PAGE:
TUNG CHOY (Straight punch) – This is a simple reverse punch as found in many martial arts systems.

SEUNG CHUEN JEUNG (double penetrating palms) – This is a thrusting movement with both palms.

BAAT JANG(domineering elbow) – using the elbow to force the opponent onto awkward positions.

GWON BONG MOON - (Crashing against a gate) – using the forearm to topple the opponent.

SEUNG BONG DA - (double crashing strike) – represented by the scissors action of the fist chopping down as the foot scoops under the opponent. Similar to the Sup Jee Toy.

SAAM HUEN CHOY (triple round punch) – three strikes in succession delivered with round actions.

JUM DA (jerk and strike)- unexpected grabbing of the opponents arm or arms with a quick jerk. Followed immediately with an attack.

PART 5
THE TWELVE SOFT METHODS
(sup yee yau faat)
The twelve soft (yielding) techniques are another example of taking a few techniques and applying them in different situations. The term “soft” or “flexible” implies that the techniques are not power based. However they still can be strong. The 12 soft are more like principles than exact techniques as in the 8 hard methods. The twelve soft techniques are:

1. Test rigid and withdraw
2. Attacking the attack
3. Hooking around a defense
4. Searching through a revolving path to attack
5. Hooking hand dissolves force
6. Enter quickly attack after plucking
7. The free hand attacks
8. Engaging the inner gate and enter an attack
9. Pressing down defense with rising attack
10. Flicking outward to return an attack
11. Closing the hands after a separation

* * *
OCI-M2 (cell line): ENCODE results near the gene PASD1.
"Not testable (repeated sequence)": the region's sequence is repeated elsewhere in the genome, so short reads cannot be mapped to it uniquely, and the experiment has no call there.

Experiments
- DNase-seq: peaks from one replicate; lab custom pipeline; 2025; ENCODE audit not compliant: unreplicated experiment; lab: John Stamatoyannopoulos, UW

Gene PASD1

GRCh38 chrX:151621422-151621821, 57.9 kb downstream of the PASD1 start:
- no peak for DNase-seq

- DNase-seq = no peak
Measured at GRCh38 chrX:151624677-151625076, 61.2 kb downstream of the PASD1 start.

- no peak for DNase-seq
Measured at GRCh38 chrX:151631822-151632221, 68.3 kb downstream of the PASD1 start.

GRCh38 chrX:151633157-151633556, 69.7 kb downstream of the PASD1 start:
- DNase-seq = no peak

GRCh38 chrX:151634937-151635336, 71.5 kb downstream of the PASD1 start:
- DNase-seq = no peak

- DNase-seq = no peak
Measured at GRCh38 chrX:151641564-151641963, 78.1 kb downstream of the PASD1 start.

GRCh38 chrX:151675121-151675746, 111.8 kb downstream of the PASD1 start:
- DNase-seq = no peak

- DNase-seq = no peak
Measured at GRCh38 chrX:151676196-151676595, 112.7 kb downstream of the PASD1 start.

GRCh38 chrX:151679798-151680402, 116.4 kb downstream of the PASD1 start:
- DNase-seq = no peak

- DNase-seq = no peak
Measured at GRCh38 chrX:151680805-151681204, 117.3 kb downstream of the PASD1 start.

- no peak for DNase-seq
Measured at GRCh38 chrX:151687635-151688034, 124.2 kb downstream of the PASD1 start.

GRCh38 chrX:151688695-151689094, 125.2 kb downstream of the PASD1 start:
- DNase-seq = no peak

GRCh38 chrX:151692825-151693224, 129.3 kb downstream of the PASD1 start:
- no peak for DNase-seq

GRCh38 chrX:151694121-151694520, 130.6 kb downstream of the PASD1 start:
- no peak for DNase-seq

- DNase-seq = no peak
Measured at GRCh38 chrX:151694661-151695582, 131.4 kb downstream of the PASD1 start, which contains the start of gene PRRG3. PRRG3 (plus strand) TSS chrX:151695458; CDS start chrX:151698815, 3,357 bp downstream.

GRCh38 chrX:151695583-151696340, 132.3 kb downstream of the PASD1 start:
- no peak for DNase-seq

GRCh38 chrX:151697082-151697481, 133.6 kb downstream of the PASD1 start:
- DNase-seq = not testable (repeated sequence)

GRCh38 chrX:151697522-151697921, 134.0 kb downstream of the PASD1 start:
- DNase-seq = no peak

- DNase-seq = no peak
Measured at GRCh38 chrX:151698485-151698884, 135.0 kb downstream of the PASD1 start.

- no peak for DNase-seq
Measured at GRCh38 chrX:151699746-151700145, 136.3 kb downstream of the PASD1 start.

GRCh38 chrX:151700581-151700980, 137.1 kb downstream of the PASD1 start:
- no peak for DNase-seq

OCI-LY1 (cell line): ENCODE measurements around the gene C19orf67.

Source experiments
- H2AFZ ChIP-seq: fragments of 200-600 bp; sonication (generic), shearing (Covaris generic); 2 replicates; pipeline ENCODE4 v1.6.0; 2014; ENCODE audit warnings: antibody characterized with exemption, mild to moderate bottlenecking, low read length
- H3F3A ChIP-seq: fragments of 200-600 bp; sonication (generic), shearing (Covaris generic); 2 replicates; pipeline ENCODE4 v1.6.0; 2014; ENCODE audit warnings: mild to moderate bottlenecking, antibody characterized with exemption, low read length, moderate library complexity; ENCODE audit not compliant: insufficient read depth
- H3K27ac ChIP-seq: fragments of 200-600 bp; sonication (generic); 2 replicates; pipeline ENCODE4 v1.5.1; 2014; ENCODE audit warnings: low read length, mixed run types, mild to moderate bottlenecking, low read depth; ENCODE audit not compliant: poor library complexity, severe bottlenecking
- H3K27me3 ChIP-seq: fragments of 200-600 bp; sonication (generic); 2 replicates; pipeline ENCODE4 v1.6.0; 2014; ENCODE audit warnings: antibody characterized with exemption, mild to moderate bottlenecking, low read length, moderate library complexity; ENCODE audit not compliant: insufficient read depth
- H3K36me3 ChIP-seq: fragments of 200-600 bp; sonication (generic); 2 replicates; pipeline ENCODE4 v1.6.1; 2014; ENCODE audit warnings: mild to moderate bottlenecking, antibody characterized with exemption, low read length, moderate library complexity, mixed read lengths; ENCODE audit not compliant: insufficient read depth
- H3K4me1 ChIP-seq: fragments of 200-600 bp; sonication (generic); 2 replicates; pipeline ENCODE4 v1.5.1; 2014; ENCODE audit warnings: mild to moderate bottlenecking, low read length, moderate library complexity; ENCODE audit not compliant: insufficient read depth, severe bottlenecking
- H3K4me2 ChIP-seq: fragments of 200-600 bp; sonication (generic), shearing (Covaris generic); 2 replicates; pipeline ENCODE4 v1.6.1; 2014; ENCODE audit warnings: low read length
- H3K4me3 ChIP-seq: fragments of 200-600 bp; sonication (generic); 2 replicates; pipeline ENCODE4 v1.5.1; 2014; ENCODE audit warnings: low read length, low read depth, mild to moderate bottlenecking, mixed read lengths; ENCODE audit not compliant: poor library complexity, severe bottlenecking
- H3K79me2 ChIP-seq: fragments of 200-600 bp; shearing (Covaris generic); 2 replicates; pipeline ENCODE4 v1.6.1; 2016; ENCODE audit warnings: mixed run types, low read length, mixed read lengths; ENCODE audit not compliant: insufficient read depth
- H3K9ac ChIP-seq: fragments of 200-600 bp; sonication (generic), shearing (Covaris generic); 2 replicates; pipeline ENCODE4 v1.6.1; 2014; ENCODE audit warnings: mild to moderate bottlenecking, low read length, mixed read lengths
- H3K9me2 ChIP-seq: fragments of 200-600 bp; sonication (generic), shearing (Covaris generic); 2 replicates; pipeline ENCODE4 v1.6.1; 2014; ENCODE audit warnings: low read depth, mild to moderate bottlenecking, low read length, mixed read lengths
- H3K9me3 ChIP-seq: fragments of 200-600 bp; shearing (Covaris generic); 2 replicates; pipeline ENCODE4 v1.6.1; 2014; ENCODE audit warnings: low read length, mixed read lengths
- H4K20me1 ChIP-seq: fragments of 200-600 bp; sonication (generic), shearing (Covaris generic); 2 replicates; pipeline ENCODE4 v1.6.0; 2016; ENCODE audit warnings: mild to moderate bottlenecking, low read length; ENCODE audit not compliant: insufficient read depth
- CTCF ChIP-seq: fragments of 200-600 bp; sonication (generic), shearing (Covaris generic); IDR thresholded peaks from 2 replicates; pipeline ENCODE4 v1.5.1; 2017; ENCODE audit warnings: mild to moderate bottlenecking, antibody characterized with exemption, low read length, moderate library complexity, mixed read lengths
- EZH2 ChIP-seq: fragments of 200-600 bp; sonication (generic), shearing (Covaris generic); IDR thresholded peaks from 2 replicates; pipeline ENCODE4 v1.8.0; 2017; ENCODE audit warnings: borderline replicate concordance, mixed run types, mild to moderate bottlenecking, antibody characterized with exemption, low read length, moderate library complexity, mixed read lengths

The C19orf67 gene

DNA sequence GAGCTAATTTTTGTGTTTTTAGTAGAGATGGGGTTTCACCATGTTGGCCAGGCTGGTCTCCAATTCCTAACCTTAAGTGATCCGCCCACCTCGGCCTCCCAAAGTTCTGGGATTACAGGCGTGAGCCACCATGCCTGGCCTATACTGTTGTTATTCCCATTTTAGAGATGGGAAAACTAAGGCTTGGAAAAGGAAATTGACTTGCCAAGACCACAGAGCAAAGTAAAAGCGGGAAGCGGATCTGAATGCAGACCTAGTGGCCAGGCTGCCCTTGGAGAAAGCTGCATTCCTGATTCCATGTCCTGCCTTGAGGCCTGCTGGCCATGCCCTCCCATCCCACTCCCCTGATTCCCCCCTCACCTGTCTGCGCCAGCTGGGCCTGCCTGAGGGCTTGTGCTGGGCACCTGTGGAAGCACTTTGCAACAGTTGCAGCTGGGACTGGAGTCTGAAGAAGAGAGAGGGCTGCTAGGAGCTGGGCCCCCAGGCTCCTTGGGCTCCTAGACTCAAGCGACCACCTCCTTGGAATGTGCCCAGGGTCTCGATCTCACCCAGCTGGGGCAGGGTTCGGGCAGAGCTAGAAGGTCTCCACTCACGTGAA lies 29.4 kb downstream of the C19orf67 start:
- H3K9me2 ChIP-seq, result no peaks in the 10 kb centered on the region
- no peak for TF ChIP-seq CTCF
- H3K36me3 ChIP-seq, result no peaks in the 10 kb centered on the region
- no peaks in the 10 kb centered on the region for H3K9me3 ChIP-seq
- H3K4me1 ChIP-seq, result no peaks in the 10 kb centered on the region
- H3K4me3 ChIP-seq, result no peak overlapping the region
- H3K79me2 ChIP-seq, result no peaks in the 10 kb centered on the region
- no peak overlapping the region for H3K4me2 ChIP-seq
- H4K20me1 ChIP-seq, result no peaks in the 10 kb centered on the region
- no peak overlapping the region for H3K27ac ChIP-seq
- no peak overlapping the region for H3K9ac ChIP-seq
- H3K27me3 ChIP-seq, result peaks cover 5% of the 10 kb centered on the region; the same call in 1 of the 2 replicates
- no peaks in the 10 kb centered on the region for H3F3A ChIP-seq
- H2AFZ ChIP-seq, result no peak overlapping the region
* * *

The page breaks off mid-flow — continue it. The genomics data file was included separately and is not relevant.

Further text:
12. Wrapping hand disolves a grab
1. Test rigid and withdraw: After an attack is blocked, withdraw quickly to continue on. If the Defense is rigid, the withdrawing is used to launch a second attack. Too much stength in the arm slows down the next response. so instead of pressing on, you yield to the force by withdrawing the arm back halfway.

2. Attacking the attack: To time your attack so as to either beat your opponent to the punch, or side step /evade while returning a strike. As the saying goes, “a master never blocks”. The point being there is no defense contact at all. Just attacking with proper timing. (Best defense is a good offense).

3. Hooking around a defense: If your attack is blocked, use the energy of the strike to continue a circular action hooking the opponents arm downward. The circle is continued around to attack.

4: Searching through a revolving path to attack: This means that when your opponent uses circles to block, you have to time the revolving arms to attack the path that is left open between / through them. (Threading the eye of the needle).

5. Hooking hand disolves force: Using the hooking hand action to catch and carry the force. Parrying the force away from you.

6. In the Hook, Grapple, pluck sequence, you must attack swiftly after the pluck before the opponent can adjust to the break in timing that this technique causes.

7. The free hand attacks: If one hand is grabbed, use the other to attack rather than try to release the grab. This attack is directed to the same side as the grabbed hand as it is unprotected due to the grabbing.

8. Engaging the inner gate and enter with an attack: This means to use the diu sao (mantis hook hand) to open the opponents arms to get to the inside gate and attack once there.

9. Pressing down defense with rising attack: this means to push down an attack and as the opponents arms resist and try to rise, follow the arms up and attack foward.

10. Flicking outward to return an atack: When the opponent strikes, catch the attack and flick it outwards to open up a gate for attack.

11. Closing the hands after a separation: When ever you use both hands at the same time to open the opponents gates, bring them together quickly to attack.

12. Wrapping hand dissolves a grab: When your wist is grabbed, use the wrapping hand to lock the wrist down and control the opponent.